While there are certainly individuals who need to take responsibility for their own actions and the actions of their teammates and friends, what bothers me more is the lack of action by the institution. Yes, Dickinson legally covers their proverbial asses with green dot programs and sometimes we even have a Title IX coordinator that we know the name of, but more often than not the responsibility is put on the student and victim rather than the perpetrator and system. We are asked to join the conversation, and told that these systems don’t work unless we work with them. I am told that it is my fault for not being more “involved in the conversation” when I feel unsafe, taking the blame off of the administration whose salaries are funded by my tuition and instead putting it on me and my classmates. Meanwhile I see the rapists, and stalkers, and harassers of my friends and classmates who have been reported walking to class beside me, because even when they are reported and maybe even expelled, they can always reapply next year.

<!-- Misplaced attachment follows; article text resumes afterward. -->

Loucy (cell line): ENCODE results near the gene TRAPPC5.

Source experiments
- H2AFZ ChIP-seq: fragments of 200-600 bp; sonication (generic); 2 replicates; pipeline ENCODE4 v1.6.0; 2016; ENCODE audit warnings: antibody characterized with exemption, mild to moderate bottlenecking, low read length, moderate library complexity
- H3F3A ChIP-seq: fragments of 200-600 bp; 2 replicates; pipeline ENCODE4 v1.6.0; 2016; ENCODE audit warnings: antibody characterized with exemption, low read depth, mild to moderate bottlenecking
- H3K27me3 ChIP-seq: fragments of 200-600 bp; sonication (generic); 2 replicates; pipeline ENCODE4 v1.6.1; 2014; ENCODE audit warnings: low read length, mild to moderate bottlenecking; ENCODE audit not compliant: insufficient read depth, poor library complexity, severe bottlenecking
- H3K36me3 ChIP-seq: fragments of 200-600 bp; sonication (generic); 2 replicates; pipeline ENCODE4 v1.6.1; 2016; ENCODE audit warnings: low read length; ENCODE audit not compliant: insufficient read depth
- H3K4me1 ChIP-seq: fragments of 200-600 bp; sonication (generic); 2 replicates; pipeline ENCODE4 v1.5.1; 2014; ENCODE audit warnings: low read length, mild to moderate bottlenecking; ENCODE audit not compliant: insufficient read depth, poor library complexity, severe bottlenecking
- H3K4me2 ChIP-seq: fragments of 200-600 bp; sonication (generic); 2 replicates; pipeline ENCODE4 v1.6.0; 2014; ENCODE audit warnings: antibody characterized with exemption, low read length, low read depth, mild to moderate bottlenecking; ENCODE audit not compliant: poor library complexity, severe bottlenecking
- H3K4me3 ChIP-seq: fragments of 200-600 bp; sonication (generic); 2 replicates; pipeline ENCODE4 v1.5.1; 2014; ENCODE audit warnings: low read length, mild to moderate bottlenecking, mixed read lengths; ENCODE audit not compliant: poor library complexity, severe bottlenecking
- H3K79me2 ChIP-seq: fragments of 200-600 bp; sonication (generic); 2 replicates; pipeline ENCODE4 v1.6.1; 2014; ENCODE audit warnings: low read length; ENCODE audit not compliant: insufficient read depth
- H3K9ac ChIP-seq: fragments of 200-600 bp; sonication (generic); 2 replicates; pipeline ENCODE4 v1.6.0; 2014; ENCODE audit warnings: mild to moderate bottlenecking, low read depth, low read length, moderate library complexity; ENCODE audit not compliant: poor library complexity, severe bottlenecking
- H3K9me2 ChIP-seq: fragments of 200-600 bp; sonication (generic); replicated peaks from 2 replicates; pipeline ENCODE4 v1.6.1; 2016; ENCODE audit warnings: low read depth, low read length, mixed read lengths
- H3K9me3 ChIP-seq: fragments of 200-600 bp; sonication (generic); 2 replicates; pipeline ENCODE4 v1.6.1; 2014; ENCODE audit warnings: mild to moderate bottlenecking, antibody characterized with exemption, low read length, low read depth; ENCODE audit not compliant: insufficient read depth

Although individuals can be a part of and complicit in an oppressive system, my point is not to make individuals feel bad about themselves (although some self-reflection wouldn’t hurt). According to the National Sexual Violence Resource Center, 20-25% of college women will be raped within their time at school and two thirds of students experience sexual harassment. These numbers go up when you focus specifically on women of color on college campuses. My family and I pay for me to go to a school where I was taught starting in my freshman year to fear certain spaces and people. 

As a white woman, I am able to feel good in many spaces where others are not and I don’t take that for granted. That being said, I have never felt more in danger than on a campus that I pay for. In the years to come when I am asked to donate, I’m not sure I will based on that fact alone. 

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7 Comments

7 Responses to “Why I May Not Donate”

  1. Garrett on February 21st, 2019 1:57 pm